Body-weight training: Ditch the dumbbells
You don't need to spend hours using fancy equipment to see fitness gains. Ditch the dumbbells and get a great cardio and strength workout using your body as resistance.By Daniel V. Gaz
People walk around all day long carrying with them the most effective and efficient exercise machine — their bodies. So why do they spend so much time lifting weights and using other strength training tools to get strong and fit? The truth is, you don't need to spend hours a day using special equipment to see results. You can get a great cardio and strength workout with body-weight training.
It's easy to zone out and mindlessly hop from one piece of equipment to the next when you're at the gym. But the nature of body-weight workouts forces you to focus and get down to business. In fact, if you add plyometric moves — such as lateral jumps, squat jumps or even skipping — to your routine, you can maximize calorie burn in 20 minutes or less. For example, perform a body-weight exercise, such as pushups, and then switch to another exercise, such as single-leg squats or tricep dips. In between these two exercises, get your heart rate up with a set of jumping jacks or burpees. The duration of each exercise depends on your fitness level. Aim for 30 seconds on each move and repeat that three-exercise sequence for 15 to 20 minutes. Add an exercise or increase the duration of each move as you build endurance and get more fit.
Body-weight training boosts metabolism, fitness and endurance. This type of exercise also challenges several muscle groups at once and offers more variety than a solitary exercise machine can. For instance, a pushup works all areas of your arms, as well as your chest, core and back. Plus, have you considered how many different ways you can squat, plank or jump? It's easier than you may think to get started.
Are you ready to upgrade your training routine? Ditch the dumbbells and get inspired with these simple exercise swaps that target the entire body.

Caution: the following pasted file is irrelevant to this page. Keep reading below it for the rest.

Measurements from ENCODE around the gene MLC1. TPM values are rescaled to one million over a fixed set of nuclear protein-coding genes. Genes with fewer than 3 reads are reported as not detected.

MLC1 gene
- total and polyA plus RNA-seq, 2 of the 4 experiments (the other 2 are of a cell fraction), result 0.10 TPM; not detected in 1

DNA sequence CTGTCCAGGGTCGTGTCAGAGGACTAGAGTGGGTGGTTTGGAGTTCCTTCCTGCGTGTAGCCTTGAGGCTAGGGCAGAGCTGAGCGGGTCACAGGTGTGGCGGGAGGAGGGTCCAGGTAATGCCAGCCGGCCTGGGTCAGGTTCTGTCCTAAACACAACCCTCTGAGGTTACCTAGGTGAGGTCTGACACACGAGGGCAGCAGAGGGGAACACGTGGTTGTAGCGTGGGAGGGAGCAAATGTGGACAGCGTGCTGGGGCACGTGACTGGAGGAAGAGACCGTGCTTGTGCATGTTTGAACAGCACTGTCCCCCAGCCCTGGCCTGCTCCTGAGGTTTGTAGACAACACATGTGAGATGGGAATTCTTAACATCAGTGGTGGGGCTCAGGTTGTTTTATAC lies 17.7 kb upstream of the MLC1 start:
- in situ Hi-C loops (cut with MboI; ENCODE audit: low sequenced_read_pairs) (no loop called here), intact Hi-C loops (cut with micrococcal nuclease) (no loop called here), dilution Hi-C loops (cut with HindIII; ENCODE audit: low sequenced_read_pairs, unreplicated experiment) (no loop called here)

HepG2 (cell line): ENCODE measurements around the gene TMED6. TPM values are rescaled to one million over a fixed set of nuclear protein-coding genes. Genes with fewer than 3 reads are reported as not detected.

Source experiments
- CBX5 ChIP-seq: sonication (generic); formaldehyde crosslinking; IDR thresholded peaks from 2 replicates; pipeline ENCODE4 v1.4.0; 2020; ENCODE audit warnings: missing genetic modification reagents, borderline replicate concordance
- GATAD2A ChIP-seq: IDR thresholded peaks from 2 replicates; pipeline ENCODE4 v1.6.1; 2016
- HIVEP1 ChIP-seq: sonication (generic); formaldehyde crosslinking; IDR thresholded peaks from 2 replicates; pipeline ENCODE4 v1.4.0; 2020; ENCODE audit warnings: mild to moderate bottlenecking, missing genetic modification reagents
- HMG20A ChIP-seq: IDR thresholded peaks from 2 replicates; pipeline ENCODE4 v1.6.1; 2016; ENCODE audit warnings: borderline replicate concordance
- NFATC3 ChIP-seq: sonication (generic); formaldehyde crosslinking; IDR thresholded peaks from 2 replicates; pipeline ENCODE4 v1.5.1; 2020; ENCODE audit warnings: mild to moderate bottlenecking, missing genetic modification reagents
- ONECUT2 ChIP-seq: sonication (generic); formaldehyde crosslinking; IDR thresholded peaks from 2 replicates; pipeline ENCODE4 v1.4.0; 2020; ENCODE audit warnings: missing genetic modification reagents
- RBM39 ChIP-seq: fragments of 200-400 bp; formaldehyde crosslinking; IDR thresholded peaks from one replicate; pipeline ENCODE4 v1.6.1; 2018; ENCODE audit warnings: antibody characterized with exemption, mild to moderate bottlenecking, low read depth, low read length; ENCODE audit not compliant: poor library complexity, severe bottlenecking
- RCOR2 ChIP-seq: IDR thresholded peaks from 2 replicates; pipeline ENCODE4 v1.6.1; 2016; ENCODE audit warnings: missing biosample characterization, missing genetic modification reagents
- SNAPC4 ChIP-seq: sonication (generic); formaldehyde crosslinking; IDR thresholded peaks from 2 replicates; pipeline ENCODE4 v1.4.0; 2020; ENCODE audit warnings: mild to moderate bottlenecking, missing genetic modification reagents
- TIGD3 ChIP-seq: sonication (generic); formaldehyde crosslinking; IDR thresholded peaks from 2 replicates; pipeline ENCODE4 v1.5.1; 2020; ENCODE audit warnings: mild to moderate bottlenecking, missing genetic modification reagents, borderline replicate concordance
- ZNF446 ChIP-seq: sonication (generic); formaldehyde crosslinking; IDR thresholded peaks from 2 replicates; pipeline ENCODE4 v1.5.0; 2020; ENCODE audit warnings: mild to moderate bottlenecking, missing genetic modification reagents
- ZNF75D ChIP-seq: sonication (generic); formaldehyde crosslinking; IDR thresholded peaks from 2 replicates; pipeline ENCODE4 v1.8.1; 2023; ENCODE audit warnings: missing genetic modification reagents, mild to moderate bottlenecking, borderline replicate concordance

Weight exercise: Chest press machine
Swap with: Pushups
Why: Builds your muscular endurance and requires more total core activation
Weight exercise: Barbell squat or leg press
Swap with: Single-leg squats
Why: Improves your balance and core stability and may help to correct imbalances between your right and left legs
Cardio exercise: Treadmill or stationary bike
Swap with: Jumping jacks, mountain climbers, burpees or lateral hops
Why: Elevates your heart rate and moves your body out of the normal plane of motion
Weight exercise: Situp or crunch machine
Swap with: Planks
Why: Better for your neck and spine and helps activate often-overlooked deep (transverse) abdominal muscles
Now you have the tools to put this type of exercise into action. Perhaps one of the biggest perks of body-weight training is the convenience factor, since little to no equipment is needed. These do-anywhere exercises will help you stay on track when you are faced with inclement weather, traveling, short on time or simply feeling unmotivated to get moving.
Whatever the circumstances may be, consider an indoor cardio circuit of jumping jacks, mountain climbers, side-to-side hops and other activities that elevate your heart rate. If you're used to power walking, running or biking, this type of cross-training can do your body good, working muscles that you don't normally use. The same goes for swapping your body's weight for the dumbbells, weight plates or machines. What could be better than a no-cost, equipment-free way to get fit?
Jan. 20, 2017
- Replace one machine or weight-based exercise with a body resistance exercise.
- Try body resistance exercises that raise your heart rate and burn more calories, such as jumping jacks, running in place, jump squats or walking lunges.
- Incorporate one all-body circuit training workout each week.
See more In-depth
- Haff GG, et al., eds. Program design and technique for plyometric training. In: Essentials of Strength Training and Conditioning. 4th ed. Champaign, Ill.: Human Kinetics; 2016.
- Contreras B. The bodyweight advantage. In: Bodyweight Strength Training Anatomy. Champaign, Ill.: Human Kinetics; 2014.
- Gaz DV (expert opinion). Mayo Clinic, Rochester, Minn. Jan. 9, 2017.